Ha! You make me smile, Vincent. Thank you so much for sharing all of your wisdom. I have had the same experience as you observing other parents, and to be honest, I have had my own regrettable moments of attempting to control–with the best of intentions. Thank goodness for all of the wise people in my life who have shown me a different path, especially my husband. So, let’s dance! And eat tasty soup! With our kids! Yeah, baby. Thanks so much being here with your generous spirit, my friend. xoxo p.s. Recipe to follow when I get back from teaching :)….

  3. Catnip says:

    No garlic. Add citrus and salt.

    • SirenaTales says:

      Why, thank you, Catnip! You may be sad to hear I DID sauté some garlic in there…and it actually works with the curry powder–at least my family and I like it. But I’d love to try your suggestion next time. Thank you so much for taking the time to read and comment. Looking forward to visiting you! xo

      • chiaink says:

        I rarely add garlic to this kind of soup though I can see how it would work with curry spices; and I load up the soup with butternut squash and tomatoes and one apple. I often sprinkle lemon or lime infused olive oil onto the plates of soup for added zing and freshness, brings delicious to sublime. Oh, and mint too. Now I’m hungry! Your soup looks and sounds great, Chloe, and your advice too!

      • SirenaTales says:

        Thanks so much, Chia, for your terrific tips. Lovely to have you visit. xo

  4. Miranda Stone says:

    That soup looks delicious! Perfect for fall. And I love your message about improvisation here. I can only imagine that being asked to improvise while dancing would be like someone asking me to sit down and write a story or poem–right now. I used to have to do that for creative writing classes in college, and let’s just say I never came up with any masterpieces. But it was a good exercise, though I resented it at the time.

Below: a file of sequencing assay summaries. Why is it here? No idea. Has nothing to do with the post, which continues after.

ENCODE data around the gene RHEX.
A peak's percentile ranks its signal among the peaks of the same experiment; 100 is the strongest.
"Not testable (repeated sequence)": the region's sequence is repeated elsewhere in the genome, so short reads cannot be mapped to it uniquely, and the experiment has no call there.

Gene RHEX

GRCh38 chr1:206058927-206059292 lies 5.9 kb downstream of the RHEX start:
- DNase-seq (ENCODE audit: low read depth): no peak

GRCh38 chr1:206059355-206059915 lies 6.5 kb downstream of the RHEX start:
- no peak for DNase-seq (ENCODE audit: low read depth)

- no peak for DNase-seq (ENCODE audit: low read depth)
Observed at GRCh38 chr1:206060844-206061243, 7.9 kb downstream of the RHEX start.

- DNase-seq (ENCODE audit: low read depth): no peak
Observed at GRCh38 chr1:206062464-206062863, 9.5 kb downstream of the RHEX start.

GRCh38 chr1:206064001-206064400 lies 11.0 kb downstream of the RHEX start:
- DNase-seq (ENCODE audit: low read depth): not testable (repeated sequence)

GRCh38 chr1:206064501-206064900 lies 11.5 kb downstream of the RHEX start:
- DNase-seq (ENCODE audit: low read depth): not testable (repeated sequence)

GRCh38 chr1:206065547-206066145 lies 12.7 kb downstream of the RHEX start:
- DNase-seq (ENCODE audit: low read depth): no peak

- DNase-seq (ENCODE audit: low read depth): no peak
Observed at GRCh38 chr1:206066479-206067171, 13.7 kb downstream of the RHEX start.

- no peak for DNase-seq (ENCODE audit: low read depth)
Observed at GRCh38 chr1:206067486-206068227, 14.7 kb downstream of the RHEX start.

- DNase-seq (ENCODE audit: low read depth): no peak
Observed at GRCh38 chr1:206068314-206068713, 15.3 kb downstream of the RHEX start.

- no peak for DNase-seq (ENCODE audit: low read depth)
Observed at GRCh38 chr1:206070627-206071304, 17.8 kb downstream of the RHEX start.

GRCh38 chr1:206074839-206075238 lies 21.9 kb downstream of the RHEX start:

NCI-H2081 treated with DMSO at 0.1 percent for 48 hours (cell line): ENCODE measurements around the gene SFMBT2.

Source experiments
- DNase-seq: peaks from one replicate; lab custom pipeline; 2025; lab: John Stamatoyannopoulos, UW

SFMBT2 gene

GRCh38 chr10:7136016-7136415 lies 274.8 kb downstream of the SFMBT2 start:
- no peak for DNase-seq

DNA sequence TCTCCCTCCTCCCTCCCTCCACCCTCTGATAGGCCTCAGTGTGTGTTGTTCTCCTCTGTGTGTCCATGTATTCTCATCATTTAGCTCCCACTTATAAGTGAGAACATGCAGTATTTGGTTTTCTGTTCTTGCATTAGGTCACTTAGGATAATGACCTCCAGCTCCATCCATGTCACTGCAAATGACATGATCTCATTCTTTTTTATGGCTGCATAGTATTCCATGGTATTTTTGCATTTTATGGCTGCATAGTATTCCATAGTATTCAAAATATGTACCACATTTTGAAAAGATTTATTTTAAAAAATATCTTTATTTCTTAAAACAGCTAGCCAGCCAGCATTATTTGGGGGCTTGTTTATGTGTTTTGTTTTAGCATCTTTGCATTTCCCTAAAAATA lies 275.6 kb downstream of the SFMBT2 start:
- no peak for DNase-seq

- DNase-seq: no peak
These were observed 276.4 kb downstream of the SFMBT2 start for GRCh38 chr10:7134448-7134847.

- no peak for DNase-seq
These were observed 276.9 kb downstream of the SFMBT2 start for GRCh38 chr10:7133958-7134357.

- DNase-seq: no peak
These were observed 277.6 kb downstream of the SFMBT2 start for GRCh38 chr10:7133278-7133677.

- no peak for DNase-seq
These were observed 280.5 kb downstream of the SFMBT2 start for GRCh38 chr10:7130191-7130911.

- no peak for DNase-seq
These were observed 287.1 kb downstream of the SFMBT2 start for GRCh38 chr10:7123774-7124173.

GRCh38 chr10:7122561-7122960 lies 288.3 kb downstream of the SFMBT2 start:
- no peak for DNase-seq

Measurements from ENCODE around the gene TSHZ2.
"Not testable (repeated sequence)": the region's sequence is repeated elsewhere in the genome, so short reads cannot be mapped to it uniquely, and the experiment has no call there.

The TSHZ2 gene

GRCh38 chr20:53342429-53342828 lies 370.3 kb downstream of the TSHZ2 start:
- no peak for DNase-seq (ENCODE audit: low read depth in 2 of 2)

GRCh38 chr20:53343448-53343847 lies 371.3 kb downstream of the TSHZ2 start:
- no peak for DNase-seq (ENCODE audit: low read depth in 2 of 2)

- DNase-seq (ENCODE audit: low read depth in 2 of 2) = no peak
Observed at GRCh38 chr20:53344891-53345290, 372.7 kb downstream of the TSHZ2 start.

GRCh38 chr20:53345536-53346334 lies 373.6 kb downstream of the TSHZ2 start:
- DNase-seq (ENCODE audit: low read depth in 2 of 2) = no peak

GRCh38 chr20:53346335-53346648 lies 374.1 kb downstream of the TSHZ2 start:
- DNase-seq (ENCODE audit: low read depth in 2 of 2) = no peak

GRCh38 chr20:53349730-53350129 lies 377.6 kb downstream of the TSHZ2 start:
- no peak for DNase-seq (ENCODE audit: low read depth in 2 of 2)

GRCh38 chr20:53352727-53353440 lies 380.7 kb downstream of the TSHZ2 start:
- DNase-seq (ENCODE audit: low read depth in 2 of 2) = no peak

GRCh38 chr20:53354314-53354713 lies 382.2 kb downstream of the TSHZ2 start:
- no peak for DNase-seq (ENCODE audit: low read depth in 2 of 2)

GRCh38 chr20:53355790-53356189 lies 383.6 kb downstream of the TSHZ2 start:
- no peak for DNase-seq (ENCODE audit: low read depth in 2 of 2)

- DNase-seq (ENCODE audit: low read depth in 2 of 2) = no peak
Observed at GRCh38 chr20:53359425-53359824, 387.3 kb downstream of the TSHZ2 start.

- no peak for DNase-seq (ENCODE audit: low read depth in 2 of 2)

• SirenaTales says:

      Heh. I still share similar resentment at times, my friend. Although I have to admit that improvising dance, and other things, is in part skill…and so I have gotten “better” at this improv thing. Depending on my mercurial mood, and the alignment of the stars, and whether the sun is in my eyes and…:)). Thanks so much for your kind words and for sharing your experience, Miranda. It is always a treasure to hear from you. Hope things are going well. Love to you….

  5. Kate says:

    Magic=Chloe. Thank you for your ever-present generosity/curiosity! You never cease to make my day.

  6. Thank you, ST for another thoughtful + inspiring post. For me, I relate this improv to yoga — or my home practice. There are times when I just don’t want to do it, tap into my creativity to figure out what to do…it’s easier (+ more comfortable?) to just follow the rules, guidelines, structures, or teacher. I feel there’s a time and place to do both – follow and improvise. But when the improv gets going + hits its flow…that is THE BEST. Enjoy your soup! xoxo

    • SirenaTales says:

      Elysha, Thank you for your insightful take on this. I agree! And yes, it is fantastic when we are in the flow with improvising–as dancers, yoginis, moms, people. I appreciate your support, as always. xoxo

  7. F.G.M. says:

    Tu me donnes faims Chloé! J’adore la soupe et les potages 🙂 J’imagine que ta cuisine est comme toi: PASSIONEE & GENEREUSE. Merci 🙂 ♥♥♥♥

  8. Oh, yes. Life is improv.
    And I LOVE this line. “I don’t recall when that shifted, when I loosened my bear hug on rules and directions and certainty…or rather the illusion thereof.” I never thought of having a bear hug on rules, on plans, on certain aspects of life. But I love the image.

  9. Lorien says: